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Dogs
Epileptic seizure in a cocker spaniel associated with hypocalcaemia, hypovitaminosis D and a protein-losing enteropathy
  1. Glynn Alan Woods1,
  2. Annelies Willems1,
  3. Emma Hurst1 and
  4. Richard J Mellanby2
  1. 1Hospital for Small Animals, University of Edinburgh, Edinburgh, UK
  2. 2College of Medicine and Veterinary Medicine, University of Edinburgh, Edinburgh, UK
  1. Correspondence to Dr Glynn Alan Woods; gwoods2{at}ed.ac.uk

Abstract

Disturbances in calcium and vitamin D homeostasis can cause neurological disturbances. Protein-losing enteropathies (PLEs) are an important cause of hypocalcaemia in dogs and can be associated with epileptic seizures. Hypocalcaemic epileptic seizures secondary to PLE has only been reported in Yorkshire terriers. This case report describes the presentatioon of an eight -year -old Cocker Spaniel that was referred following an epileptic seizure and diarrhoea. Biochemistry analysis revealed ionised hypocalcaemia, hypoalbuminaemia and severe hypovitaminosis D. Following diagnostic imaging, endoscopy and histological evaluation of intestinal biopsies, the dog was diagnosed with a PLE. Therapy included antibiotics, clopidogrel, hypoallergenic diet and immunosuppressive steroids, which resulted in the resolution of the diarrhoea and improved the hypocalcaemic and hypovitaminosis D abnormalities. Throughout the follow up period no more epileptic seizures were reported. The significance of this case is twofold. Firstly, that hypocalcaemia associated with PLE may cause neurological signs and secondly, that hypovitaminosis D associated with PLE can be improved following standard medical therapy alone.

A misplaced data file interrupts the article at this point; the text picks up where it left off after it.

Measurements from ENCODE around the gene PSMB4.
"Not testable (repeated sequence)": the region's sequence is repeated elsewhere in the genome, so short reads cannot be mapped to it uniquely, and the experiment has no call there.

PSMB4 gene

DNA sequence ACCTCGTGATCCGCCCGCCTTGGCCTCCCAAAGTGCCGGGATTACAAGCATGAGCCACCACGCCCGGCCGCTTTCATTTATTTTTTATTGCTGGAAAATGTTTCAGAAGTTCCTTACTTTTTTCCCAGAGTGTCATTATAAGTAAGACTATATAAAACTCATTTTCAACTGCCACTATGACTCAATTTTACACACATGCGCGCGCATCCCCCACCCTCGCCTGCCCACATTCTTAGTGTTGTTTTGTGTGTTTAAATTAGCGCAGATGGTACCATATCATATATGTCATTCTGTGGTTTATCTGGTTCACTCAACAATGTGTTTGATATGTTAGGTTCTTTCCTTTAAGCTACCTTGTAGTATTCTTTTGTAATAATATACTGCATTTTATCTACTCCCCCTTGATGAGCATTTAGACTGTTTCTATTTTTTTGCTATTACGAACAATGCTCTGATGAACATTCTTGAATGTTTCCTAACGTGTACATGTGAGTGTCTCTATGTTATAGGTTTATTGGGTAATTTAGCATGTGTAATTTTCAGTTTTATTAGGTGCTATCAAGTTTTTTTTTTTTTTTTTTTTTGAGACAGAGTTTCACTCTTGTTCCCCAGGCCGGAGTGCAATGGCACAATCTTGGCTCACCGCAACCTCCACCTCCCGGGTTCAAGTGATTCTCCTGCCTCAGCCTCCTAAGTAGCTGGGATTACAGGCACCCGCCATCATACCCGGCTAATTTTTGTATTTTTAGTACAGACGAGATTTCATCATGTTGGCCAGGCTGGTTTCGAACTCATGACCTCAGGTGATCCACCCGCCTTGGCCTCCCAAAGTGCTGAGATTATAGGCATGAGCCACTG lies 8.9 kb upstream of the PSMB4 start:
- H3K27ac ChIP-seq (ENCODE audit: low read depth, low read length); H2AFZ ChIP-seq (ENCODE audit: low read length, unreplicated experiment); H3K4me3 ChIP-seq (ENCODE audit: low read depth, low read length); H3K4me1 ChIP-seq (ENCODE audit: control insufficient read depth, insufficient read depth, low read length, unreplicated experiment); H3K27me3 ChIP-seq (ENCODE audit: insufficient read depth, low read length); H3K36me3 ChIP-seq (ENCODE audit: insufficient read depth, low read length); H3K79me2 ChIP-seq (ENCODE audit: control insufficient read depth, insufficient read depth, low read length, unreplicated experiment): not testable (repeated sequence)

• diarrhoea
  • seizures
  • hypocalcaemia
  • protein losing enteropathy
  • hypovitaminosis d

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Footnotes

  • Contributors All authors were involved in the management and diagnostic work-up. GAW was the main clinician supervised by AW while on clinical rota during the patient's initial presentation. EH and her vitamin D assays were used to obtain reliable measurements of vitamin D. RJM provided support and advice pertaining to the intricacies of vitamin D pathophysiology and was the supervising clinician to GAW when the patient attended the hospital for follow-up appointments.

  • Funding The authors have not declared a specific grant for this research from any funding agency in the public, commercial or not-for-profit sectors.

  • Competing interests None declared.

  • Provenance and peer review Not commissioned; externally peer reviewed.

  • Data sharing statement No additional data are available.

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